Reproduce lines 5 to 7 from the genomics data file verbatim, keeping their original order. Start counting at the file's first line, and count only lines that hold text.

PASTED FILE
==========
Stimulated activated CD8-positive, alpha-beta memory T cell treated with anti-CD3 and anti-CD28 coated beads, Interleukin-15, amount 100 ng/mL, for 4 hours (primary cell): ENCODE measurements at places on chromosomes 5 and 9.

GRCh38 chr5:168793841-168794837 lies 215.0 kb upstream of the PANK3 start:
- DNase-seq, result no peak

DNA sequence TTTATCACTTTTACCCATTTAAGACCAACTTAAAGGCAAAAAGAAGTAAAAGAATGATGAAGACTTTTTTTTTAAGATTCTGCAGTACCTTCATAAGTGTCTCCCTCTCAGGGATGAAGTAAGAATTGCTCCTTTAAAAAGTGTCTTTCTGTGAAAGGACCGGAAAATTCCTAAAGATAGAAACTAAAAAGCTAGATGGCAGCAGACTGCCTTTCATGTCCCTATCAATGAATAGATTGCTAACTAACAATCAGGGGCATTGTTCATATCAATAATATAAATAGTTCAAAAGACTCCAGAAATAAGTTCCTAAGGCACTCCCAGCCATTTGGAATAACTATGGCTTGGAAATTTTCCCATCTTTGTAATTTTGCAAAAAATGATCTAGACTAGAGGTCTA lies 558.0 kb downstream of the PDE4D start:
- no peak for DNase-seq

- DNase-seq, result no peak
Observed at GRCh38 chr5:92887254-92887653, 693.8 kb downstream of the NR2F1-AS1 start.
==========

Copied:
- no peak for DNase-seq

- DNase-seq, result no peak
Observed at GRCh38 chr5:92887254-92887653, 693.8 kb downstream of the NR2F1-AS1 start.